Podcasts on the rise
A survey across multiple countries shows that podcast are on the rise. People love audio, and they listen.
Overall, a third of our sample (34%) listens to a news-related podcast at least monthly but there are significant country differences. In Asian countries like South Korea (58%) and Taiwan (55%), strong smartphone penetration together with high levels of social sharing have helped podcasts grow rapidly. In the United States, which has produced much of the innovation in terms of formats (Serial, S-Town) and business models (sponsorship and targeted advertising), a third (33%) say they have accessed a news podcast in the last month. Source: Podcasts and New Audio Strategies? – Reuters Institute Digital News Report
These results have lots of implications for authors, particularly independent authors, and their audiences. More and more, audio has to be part of the marketing strategy for an independent author.
American Fire and Bad Blood: two excellent pieces of long-form journalism
Good journalism is hard to do — I have said this many times — and when I find some, I tend to pay some attention. A couple of examples of excellent long-form journalism that I have come across lately are American Fire by Monica Hesse and Bad Blood by John Carreyrou.
American Fire: Love, Arson and Life in a Vanishing Land is the story of two sad souls who set more than 80 fires to abandoned buildings between November 2012 and April 2013 in Accomack County on Virginia’s Eastern Shore. The once-thriving county has come to hard times, and although no one was hurt by these fires, the area is served by volunteer fire departments that found themselves stretched to the limit. Who would do this? and why? Monica Hesse set out to answer this question after covering the trial of the two culprits for the Washington Post. She chronicles the massive efforts that law enforcement and private citizens made to find out who in their midst was setting these fire.
Hesse has dug deep and come up with a highly readable book, and if you have an afternoon and/or evening to settle back with it, you will find yourself caught up in the fascinating story of this place.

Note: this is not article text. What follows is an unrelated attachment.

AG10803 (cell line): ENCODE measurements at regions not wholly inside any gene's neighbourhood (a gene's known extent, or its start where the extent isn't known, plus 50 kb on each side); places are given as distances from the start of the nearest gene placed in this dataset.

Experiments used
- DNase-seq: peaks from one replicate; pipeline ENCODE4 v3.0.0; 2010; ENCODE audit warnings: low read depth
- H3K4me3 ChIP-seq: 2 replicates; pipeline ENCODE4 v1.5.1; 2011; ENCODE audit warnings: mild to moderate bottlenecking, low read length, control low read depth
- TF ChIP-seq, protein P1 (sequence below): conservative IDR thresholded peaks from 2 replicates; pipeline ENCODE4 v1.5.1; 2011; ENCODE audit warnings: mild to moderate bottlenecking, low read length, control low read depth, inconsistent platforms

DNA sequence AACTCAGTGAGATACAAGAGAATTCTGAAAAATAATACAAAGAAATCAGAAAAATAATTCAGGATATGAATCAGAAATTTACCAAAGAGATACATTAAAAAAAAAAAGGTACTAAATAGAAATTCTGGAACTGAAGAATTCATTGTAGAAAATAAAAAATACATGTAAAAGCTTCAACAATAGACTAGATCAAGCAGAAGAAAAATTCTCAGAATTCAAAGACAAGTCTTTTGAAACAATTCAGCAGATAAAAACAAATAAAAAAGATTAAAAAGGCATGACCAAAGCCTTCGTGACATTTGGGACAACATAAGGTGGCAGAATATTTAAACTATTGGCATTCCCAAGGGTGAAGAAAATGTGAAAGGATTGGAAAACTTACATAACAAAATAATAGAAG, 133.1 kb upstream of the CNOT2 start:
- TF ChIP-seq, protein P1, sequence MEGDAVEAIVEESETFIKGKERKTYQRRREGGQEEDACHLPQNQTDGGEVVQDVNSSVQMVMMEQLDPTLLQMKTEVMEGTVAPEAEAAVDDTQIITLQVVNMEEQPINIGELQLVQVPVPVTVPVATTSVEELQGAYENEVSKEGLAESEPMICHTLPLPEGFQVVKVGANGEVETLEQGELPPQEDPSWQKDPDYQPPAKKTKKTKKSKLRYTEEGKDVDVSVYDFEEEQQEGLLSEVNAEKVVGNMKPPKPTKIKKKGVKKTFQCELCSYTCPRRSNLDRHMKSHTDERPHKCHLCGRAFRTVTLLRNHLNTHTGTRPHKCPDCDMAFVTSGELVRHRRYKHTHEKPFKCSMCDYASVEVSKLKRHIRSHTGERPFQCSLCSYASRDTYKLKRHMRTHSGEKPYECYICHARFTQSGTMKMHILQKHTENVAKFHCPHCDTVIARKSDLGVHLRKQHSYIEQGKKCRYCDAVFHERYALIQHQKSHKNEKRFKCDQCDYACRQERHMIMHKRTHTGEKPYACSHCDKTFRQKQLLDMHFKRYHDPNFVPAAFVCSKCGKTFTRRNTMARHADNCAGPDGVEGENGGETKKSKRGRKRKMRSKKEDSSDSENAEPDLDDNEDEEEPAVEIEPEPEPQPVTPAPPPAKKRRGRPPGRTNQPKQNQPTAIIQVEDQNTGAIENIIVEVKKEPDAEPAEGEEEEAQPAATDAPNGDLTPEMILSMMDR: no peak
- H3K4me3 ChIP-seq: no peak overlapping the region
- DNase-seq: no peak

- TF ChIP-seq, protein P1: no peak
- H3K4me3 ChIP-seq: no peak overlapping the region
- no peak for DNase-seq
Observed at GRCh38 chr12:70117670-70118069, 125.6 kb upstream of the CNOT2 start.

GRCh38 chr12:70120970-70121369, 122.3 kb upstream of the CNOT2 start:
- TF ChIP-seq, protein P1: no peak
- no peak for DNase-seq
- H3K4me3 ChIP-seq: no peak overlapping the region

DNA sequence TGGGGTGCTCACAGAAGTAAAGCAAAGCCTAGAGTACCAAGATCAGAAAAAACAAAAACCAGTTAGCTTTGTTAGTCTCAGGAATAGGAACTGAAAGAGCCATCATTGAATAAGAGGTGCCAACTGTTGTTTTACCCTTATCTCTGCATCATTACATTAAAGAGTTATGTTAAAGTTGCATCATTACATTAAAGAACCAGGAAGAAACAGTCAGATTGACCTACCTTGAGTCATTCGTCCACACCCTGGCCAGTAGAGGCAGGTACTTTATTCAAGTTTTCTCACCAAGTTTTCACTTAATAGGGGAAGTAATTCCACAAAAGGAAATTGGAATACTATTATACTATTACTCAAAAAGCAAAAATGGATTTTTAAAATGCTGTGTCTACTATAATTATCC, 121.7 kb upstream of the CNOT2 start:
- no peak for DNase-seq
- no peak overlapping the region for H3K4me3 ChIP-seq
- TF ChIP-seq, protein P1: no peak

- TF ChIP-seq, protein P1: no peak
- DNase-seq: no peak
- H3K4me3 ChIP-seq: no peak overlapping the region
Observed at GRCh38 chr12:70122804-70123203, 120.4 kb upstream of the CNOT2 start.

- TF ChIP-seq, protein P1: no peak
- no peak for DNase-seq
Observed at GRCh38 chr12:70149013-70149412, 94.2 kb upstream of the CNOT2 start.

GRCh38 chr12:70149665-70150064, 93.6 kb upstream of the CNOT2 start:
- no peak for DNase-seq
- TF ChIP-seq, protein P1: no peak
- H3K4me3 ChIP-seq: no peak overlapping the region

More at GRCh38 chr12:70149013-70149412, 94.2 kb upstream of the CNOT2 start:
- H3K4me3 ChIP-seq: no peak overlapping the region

Bad Blood: Secrets and Lies in a Silicon Valley Startup, by John Carreyrou, is a different book altogether. Elizabeth Holmes was certainly no sad soul; she was blonde, blue-eyed, and deep-voiced and had dropped out of Stanford after her freshman year because she had Silicon Valley’s Next Big Idea. Or so she said. The idea was to create software that would conduct blood tests with just a small drop of blood — a finger prick — rather than having to draw a vial of blood from a person’s arm. That would allow home-testing of blood on a daily basis, and then medications could be adjusted on the fly based on those tests. Such technology could revolutionize the medical industry.
Holmes sold her idea to venture capitalists, investors, and people you have heard of (Rupert Murdock, Betsy DeVoss, George Shultz, Henry Kissinger, etc.), and by 2014 her company, Theranos, had raised $9 billion. Not only was Holmes raising money, but she was also getting rave notices from the nation’s technology press.
The problem was that her technology didn’t work, and that’s what John Carreyrou, a reporter for the Wall Street Journal, found out. This book is the story of how Carreyrou uncovered the fraud and of what happened to him and his sources when he did. It’s not a pretty story, but it’s riveting.
Lesson: People who have lots and lots of money are sometimes greedier than smart. And sometimes they’re not very nice.
Both of these books will pull you in and keep you reading way past your bedtime.
Finally . . .
This week’s watercolor: Harriet Beecher Stowe
Best quote of the week:
There is always something to do. There are hungry people to feed, naked people to clothe, sick people to comfort and make well. And while I don’t expect you to save the world, I do think it’s not asking too much for you to love those with whom you sleep, share the happiness of those whom you call friend, engage those among you who are visionary, and remove from your life those who offer you depression, despair, and disrespect. Nikki Giovanni, poet and professor (1943)
Helping those in need
This is my weekly reminder to all of us (especially me) that there are many people who need our help. It’s not complicated. Things happen to people, and we should be ready to do all the good we can in all of the ways we can. (Some will recognize that I am paraphrasing John Wesley here). When is the last time you gave to your favorite charity? The United Methodist Committee on Relief (UMCOR.org)is my favorite charity. Please make a contribution to yours.
Keep reading, keep writing (especially to me), and have a great weekend.
His Amazon author page is where you can find more information about his books.
Last week’s newsletter: Rebecca West, Churchill, an artistic challenge, and harvesting honey: newsletter, June 22, 2018
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